Divorce bill revived in Congress
MANILA, Philippines - Party-list group Gabriela has revived the Divorce Bill in Congress.
Gabriela Representative Emmi de Jesus said divorce is a more affordable option than annulment, for which the ground of psychological incapacity is often difficult to prove.
Problems with annulment
Family law expert Atty. Evelyn Ursua said there are many problems that come with having a marriage annulled.
"Conceptually, it's problematic. We do creative interpretation. It encourages corruption. It's a tedious and expensive process. Almost all the cases that reach the Supreme Court were denied petition for declaration of nullity, except in very few cases. Kung sufficient ang remedy na 'yan, we would not propose a divorce bill," she said in an interview with ANC's Headstart on Wednesday.
Ursua estimated the cost of divorce proceedings to run up to P300,000 or below minus the cost of clinical psychologists.
She admitted that given the tediousness of annulment proceedings, they have been riddled with the practice of paying off people involved in the process, including psychology experts, to get a decree of annulment on the ground of psychological incapacity.
Ursua noted that adultery is not a ground for annulment, and concerned parties have to show that it is a manifestation of a psychological disorder that constitutes psychological incapacity to perform the essential marital obligations.
Given the range of problems and difficulties that come with having a marriage annulled, Ursua believes divorce may be a more practical remedy for Filipinos who need to get out of a bad marriage.
Grounds for divorce
Ursua said there are also more specific and quantifiable grounds for divorce.
1) separation in fact: parties separated for 5 years wherein reconciliation is highly improbable;
2) legal separation for at least 2 years wherein reconciliation is highly improbable;
3) when the grounds for legal separation cause the irreparable breakdown of the marriage;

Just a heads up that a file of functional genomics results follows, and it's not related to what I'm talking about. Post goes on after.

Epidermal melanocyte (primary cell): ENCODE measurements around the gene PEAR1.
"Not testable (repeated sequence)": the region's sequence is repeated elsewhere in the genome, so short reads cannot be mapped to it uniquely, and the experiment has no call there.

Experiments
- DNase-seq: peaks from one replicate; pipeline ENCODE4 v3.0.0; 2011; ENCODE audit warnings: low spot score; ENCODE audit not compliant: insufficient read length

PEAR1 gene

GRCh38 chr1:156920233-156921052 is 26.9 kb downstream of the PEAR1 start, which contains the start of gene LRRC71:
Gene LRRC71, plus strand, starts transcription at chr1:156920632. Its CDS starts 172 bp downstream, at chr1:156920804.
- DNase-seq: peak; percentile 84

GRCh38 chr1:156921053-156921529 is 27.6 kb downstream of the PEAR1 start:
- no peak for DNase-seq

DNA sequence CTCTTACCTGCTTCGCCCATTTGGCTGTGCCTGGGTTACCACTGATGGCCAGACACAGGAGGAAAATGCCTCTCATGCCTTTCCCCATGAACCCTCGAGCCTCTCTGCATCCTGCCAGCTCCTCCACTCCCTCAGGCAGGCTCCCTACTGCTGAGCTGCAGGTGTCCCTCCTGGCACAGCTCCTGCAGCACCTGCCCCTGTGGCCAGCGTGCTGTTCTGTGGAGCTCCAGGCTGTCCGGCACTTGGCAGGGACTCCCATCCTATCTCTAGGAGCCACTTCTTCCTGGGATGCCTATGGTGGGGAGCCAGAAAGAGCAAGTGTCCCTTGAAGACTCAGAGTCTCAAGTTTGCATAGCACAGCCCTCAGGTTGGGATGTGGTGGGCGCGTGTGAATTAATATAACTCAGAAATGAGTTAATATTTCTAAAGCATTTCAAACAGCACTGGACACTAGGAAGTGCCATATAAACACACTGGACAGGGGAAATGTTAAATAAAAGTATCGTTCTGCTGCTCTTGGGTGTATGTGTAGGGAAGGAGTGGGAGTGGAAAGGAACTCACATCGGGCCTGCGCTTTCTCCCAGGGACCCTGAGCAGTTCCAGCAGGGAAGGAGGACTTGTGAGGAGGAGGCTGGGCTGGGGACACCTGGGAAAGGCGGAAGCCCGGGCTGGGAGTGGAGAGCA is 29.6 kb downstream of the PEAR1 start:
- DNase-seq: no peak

4) psychological incapacity; and,
5) when parties suffer from irreconcilable differences that cause the irreparable breakdown of the marriage.
Ursua noted divorce also provides a period of support.
"For a period of one year, pwede humingi ng support ang isang party, depending on their financial capacity, to give the spouse time to look for work and regain lost ground," Ursua said, adding divorce will not affect the children's right to parental support.
Church opposition vs. public clamor
Despite such perceived advantages, the measure is expected to meet opposition from the Catholic church.
Bishop Oscar Cruz has said, in the absence of divorce, the church can declare a marriage void if domestic violence is proven.
Currently, divorce is allowed in Italy, home of the Vatican, where the law of the state is separate from the Church law.
Despite such opposition to the measure, Ursua believes there is strong public clamor for a divorce bill. She called on the public to voice its support to the measure for it to gain ground, and not to leave the measure to the country's legislators alone.
Ursua also hopes the Church and the State see the need to provide couples with a solution to a problematic marriage.
"There's no prohibition in the Constitution against the legalization of divorce. The state law should not discriminate and prefer one religious belief against another," she explained.
Conservatives have called for the need to strengthen families, saying making divorce available may only encourage couples to separate.
Ursua disagreed. "We should trust the cultural restraints in Philippine society, the value given to marriage and family, but we need to give remedies to people who need to terminate a failed marriage."
Divorce in the Philippines
Historically, Ursua noted, divorce was practiced in the Philippines under the 1935 Constitution before it was removed in the New Civil Code.
"We used to have a divorce law in the Philippines before August 30, 1950," Ursua said, adding former Vice President Arturo Tolentino was among the Filipinos who availed of it and remarried before the law was changed.
To this day, Ursua added, the remedy is available for those under the Muslim law.
"The Muslim Filipinos have divorce under the Muslim code so it's only non-Muslim Filipinos who can't avail of divorce at this time."
The Philippines and Malta are the only two countries in the world that don't allow divorce.
As debates are expected to heat up on the Divorce Bill, in the same way as the Reproductive Health Bill, time will tell whether the measure gains ground in a country where family unity is held as sacred, if not more so than the very rite of marriage.